Surface Pro: pen
The Surface Pro comes with a pen that offers a drawing and writing input for the tablet. It's a passive device that doesn't draw power and attaches magnetically to the side of the device. According to Microsoft the Surface Pro's pen offers 1024 levels of pressure sensitivity and it's true that it is a very sensitive tablt pen. In use it can be laggy however, and it feels flimsy and plastic - if you're spending this much money on a tablet you want premium quality, and the Surface Pro's pen doesn't feel like that at all.
The pen does offers a certain amount of useful functionality, however. In essence it's useful when you need a drawing pad, and pointless at all other times. And sitting on the side of your Surface Pro it can feel a little in the way.
Surface Pro: software
For the full low-down on Windows 8 read our Windows 8 review. For the Surface Pro suffice to say that it offers the full no-holds-barred Windows 8 Pro experience. So you can run any software that you have installed on any other Windows device, as well as Windows apps. That means you can run Office on your tablet, making the Surface Pro a more than useful travelling companion for business people.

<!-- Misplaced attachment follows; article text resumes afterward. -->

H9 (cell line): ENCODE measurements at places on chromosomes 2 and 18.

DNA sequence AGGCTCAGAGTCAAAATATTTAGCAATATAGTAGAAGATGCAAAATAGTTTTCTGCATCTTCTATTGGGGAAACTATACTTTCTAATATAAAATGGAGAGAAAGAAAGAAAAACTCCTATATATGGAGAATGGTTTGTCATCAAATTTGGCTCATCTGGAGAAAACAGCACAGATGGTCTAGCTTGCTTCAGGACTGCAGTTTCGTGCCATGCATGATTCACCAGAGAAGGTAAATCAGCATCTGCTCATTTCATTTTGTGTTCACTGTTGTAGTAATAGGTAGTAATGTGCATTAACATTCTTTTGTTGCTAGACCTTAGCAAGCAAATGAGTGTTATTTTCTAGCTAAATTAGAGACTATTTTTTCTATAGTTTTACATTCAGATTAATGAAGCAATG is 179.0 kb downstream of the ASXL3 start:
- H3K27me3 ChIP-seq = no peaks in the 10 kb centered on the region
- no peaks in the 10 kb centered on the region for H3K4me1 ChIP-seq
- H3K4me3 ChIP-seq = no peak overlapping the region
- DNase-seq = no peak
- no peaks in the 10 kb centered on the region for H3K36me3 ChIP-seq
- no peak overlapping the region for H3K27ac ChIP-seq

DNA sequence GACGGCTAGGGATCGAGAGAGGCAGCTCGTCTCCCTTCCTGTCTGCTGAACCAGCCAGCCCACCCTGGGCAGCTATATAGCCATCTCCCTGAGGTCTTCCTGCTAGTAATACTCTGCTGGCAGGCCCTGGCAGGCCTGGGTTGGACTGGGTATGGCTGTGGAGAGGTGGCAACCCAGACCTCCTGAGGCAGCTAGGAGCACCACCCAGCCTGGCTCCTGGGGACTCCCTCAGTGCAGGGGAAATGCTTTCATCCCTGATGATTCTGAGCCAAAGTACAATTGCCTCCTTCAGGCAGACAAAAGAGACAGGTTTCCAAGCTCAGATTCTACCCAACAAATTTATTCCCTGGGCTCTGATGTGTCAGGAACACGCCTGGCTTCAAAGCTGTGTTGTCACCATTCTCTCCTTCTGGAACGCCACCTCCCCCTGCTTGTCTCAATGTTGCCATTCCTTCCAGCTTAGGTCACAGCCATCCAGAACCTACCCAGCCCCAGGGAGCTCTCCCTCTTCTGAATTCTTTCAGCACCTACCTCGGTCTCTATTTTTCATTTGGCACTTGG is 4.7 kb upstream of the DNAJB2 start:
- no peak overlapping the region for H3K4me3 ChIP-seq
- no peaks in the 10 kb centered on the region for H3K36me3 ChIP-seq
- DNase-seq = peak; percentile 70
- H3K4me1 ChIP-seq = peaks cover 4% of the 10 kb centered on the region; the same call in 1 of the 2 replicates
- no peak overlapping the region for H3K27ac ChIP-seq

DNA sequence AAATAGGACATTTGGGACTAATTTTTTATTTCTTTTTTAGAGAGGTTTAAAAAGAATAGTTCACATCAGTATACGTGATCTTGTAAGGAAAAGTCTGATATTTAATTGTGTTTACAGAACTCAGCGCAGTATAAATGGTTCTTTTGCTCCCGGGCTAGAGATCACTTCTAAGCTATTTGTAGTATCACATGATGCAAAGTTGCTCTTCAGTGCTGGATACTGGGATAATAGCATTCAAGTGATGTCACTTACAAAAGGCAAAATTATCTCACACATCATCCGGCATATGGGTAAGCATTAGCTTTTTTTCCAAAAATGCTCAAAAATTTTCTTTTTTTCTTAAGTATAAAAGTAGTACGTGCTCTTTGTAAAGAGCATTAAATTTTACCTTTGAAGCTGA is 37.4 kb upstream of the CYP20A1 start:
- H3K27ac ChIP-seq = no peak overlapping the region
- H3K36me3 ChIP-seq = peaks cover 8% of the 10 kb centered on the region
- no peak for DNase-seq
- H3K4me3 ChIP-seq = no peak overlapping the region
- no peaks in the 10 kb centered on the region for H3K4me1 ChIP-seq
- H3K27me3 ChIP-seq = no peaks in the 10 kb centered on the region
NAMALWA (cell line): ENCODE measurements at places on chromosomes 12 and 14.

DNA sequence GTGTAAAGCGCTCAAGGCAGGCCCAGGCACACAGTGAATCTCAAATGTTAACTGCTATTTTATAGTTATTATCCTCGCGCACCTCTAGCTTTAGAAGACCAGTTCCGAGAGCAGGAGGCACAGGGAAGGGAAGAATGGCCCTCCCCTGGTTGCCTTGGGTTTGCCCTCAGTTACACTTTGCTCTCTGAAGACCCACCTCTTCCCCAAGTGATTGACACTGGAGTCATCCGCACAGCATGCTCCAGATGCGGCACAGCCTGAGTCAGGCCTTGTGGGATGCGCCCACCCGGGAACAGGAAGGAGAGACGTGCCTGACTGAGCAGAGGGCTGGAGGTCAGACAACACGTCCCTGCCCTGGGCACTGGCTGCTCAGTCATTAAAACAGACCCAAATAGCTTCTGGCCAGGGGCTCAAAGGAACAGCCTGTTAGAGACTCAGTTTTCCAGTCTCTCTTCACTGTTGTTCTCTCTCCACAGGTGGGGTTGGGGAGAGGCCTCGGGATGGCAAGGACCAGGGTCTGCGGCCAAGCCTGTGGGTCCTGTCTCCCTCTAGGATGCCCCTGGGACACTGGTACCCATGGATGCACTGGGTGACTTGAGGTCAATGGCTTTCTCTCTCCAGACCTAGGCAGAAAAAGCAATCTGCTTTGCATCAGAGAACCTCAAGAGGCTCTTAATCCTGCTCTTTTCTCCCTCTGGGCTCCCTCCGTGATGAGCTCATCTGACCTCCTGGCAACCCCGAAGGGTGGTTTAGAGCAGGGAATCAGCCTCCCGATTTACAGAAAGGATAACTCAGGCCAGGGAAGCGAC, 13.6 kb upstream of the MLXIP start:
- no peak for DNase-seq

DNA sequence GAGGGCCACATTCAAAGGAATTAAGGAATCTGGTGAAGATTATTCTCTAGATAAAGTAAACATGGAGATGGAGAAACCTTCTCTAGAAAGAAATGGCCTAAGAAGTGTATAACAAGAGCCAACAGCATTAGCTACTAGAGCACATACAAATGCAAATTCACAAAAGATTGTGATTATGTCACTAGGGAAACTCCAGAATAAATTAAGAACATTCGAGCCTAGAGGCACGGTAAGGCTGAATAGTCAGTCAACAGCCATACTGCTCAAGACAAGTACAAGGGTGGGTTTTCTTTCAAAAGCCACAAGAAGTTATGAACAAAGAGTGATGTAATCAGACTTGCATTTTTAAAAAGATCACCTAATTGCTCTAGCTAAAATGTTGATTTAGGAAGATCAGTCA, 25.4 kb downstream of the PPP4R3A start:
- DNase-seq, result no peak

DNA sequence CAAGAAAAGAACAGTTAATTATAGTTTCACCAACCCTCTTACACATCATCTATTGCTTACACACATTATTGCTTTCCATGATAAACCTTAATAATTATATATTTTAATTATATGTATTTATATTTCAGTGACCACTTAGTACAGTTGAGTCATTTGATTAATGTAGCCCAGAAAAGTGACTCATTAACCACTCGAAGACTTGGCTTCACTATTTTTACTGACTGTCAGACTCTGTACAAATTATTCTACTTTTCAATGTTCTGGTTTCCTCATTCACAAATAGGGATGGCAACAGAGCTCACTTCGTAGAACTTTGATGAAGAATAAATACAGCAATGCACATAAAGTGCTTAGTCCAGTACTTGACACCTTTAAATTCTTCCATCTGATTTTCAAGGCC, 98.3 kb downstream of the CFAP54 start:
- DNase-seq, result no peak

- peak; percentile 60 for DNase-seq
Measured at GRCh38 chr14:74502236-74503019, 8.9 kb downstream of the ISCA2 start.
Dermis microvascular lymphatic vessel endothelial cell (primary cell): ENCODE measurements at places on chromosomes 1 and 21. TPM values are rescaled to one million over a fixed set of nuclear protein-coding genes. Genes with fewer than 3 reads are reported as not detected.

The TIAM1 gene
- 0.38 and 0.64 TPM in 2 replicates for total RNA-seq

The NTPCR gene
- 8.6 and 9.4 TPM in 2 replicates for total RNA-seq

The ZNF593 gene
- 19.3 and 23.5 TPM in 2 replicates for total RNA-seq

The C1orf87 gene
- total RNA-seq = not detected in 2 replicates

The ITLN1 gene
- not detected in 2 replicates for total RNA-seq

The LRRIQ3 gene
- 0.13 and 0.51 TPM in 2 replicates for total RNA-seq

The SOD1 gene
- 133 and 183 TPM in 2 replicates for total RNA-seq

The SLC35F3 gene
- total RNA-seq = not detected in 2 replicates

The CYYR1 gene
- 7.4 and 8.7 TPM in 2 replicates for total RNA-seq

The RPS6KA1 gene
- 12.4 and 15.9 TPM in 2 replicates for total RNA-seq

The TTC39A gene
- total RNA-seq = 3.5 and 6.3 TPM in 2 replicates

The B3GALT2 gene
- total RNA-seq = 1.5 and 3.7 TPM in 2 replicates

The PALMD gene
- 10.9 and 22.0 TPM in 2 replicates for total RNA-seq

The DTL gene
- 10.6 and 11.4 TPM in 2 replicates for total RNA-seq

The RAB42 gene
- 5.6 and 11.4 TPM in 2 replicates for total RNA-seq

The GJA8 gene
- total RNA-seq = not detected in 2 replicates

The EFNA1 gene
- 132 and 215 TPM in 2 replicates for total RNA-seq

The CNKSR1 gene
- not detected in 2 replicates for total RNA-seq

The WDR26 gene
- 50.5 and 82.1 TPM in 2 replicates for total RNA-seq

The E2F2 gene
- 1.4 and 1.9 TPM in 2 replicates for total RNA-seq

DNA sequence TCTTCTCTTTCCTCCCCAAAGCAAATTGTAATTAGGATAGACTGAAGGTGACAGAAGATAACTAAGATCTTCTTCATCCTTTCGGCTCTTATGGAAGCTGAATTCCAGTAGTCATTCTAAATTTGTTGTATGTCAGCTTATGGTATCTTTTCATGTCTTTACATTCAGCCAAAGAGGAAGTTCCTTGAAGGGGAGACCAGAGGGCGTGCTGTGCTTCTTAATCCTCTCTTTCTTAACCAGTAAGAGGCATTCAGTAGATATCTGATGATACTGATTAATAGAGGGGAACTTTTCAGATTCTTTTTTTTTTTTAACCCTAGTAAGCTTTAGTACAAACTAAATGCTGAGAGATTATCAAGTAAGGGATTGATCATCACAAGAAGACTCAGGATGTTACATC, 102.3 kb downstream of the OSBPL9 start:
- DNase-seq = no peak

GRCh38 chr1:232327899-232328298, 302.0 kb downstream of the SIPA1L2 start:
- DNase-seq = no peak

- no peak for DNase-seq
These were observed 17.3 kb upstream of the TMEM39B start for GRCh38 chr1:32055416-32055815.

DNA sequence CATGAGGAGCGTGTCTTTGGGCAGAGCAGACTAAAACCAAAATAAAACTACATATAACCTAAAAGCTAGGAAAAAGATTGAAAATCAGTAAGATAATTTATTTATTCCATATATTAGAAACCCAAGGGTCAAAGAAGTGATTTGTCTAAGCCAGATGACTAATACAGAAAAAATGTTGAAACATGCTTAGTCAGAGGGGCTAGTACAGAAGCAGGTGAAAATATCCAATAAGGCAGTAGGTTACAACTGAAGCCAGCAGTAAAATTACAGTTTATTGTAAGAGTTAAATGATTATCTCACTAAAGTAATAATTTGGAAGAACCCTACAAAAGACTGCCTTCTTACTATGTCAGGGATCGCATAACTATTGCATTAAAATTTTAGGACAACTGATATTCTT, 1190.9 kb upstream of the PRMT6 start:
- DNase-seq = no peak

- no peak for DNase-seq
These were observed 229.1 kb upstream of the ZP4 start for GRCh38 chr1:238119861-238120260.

Surface Pro: keyboards
The two Surface keyboards are compromise devices. The Touch and Type Covers are brilliant keyboard/covers, but you have to consider what the Pro is good at, and then wonder if a combination case and keyboard is good enough. I started typing this review on the Type Cover... and gave up. It's perfectly useable, but with a full laptop keyboard within reach it just seemed a compromise too far to have to wrestle with what is a mobile keyboard. The keys are small, don't have much travel, and suffer from a perceptable lag. Both covers are as good as it gets in tablet cover keyboards, but that isn't as good as a proper keyboard or even that of an Ultrabook.